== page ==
UTAH TECH UNIVERSITY'S STUDENT NEWS SOURCE | May 26, 2024

New group sessions provide alternatives to traditional tutoring

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It’s different than tutoring, but faculty say it’s just as effective.

Unlike one-on-one sessions with tutoring, supplementary instruction provides more of a group study session-like vibe, giving students a new additional learning resource led by students on Dixie State University’s campus. 

Instead of focusing a specific student who may be struggling, supplementary instruction targets specific courses that have high failures rates, said David Roos, assistant vice president of student success and co-curricular assessment.

Roos said faculty is targeting the most difficult courses this semester for the supplementary instruction sessions: Biology 1010, Biology 1610, Biology 2320, Biology 2420, Chemistry 1210, Chemistry 2310, Computer Science 1400, Computer Science 1410, Math 1210, Math 1050, Math 1000 and physics.

“Some courses, to be honest, lend themselves more to [supplementary instruction] than others,” Roos said. “So, [it targets] courses that have problem-solving when you’re learning a topic.” 

The SI sessions are hosted by SI leaders, senior-level students who have passed and know the material accurately, Roos said.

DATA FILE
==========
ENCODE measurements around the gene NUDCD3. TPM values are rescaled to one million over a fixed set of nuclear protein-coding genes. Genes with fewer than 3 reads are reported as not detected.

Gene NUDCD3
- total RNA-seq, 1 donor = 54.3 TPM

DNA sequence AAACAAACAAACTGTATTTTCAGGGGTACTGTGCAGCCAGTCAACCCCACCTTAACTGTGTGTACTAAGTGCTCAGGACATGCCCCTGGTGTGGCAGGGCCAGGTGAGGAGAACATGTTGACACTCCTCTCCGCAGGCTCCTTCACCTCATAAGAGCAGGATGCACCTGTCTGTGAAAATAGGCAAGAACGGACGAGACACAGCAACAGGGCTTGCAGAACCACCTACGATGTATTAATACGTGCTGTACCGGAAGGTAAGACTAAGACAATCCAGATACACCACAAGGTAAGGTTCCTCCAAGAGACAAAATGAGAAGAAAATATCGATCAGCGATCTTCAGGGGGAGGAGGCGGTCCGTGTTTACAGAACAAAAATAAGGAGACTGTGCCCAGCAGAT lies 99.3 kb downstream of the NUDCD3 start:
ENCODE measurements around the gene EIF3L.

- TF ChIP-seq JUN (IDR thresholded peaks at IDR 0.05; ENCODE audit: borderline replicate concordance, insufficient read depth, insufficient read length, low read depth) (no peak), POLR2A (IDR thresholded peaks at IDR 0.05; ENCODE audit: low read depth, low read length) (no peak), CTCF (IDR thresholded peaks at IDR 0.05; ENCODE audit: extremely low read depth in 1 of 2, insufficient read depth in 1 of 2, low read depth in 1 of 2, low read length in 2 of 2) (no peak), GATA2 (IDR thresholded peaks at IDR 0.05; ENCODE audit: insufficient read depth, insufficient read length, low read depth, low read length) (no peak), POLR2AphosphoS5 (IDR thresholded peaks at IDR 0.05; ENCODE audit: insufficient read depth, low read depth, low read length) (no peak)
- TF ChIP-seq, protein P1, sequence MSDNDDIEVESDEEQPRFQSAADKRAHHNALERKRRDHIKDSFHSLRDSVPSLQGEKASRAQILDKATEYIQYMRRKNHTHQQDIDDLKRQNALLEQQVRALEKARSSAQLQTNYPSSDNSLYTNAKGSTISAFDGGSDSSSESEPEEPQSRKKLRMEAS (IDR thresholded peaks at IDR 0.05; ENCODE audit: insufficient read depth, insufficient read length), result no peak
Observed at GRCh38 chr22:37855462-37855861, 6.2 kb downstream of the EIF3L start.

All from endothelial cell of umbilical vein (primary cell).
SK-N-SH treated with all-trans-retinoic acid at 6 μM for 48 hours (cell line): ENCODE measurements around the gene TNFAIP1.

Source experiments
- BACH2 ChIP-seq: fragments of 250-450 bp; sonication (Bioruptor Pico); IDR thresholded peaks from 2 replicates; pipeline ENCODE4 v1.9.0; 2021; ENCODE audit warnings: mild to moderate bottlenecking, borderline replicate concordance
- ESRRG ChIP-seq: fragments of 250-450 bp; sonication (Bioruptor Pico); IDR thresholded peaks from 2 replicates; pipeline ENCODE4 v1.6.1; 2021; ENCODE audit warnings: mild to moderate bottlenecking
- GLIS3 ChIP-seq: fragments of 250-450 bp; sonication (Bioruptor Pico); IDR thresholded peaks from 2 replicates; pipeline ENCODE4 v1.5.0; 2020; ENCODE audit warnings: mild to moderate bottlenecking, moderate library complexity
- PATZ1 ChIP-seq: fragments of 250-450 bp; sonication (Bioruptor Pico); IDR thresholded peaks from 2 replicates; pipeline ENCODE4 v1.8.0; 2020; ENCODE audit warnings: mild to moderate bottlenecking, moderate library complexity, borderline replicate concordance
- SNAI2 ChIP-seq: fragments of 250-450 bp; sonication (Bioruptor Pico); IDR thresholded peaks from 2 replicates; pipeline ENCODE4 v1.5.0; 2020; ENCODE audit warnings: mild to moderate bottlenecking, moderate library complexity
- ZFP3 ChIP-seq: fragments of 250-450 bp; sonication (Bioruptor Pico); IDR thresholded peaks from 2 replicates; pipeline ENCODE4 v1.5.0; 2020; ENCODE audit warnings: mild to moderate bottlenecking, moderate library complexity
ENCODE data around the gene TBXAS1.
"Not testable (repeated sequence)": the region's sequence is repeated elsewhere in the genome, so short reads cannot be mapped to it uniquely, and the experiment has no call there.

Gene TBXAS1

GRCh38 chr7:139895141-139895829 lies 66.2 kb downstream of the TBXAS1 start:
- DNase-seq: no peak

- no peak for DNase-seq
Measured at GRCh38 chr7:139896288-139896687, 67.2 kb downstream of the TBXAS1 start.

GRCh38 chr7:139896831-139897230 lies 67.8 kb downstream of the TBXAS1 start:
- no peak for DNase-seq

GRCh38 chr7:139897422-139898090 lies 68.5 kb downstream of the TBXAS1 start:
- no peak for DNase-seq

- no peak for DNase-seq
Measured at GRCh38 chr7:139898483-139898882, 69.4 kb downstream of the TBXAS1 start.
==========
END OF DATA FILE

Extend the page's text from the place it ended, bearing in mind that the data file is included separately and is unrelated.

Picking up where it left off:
Heidi Tasso, director of the student success center, said the job of the SI leaders is to attend the class they have been assigned to and also go to the sessions to help students. 

“The [SI] leader guides [students] into kind of figuring it out themselves,” Tasso said. 

SI leaders are recommended by their professors and are hired into the position, Biology Adviser Douglas Sainsbury said. They get paid $10 an hour and work 10 hours a week, including sitting in the class and hosting the sessions. 

Sainsbury said he’s involved with choosing the SI leaders by looking up their academic transcript, talking to their professor to make sure they did well in the course, and making sure they have leadership skills. 

DSU did not invent supplementary instruction, Roos said, but faculty felt it was needed at DSU. 

According to the University of Missouri-Kansas City’s website, the supplementary instruction program was implemented first in 1973 and used at universities around the world.

“For students struggling in those sections and those courses, they should want to do this,” Roos said. 

For more information on the supplementary instruction program, visit dixie.edu/studentsuccess.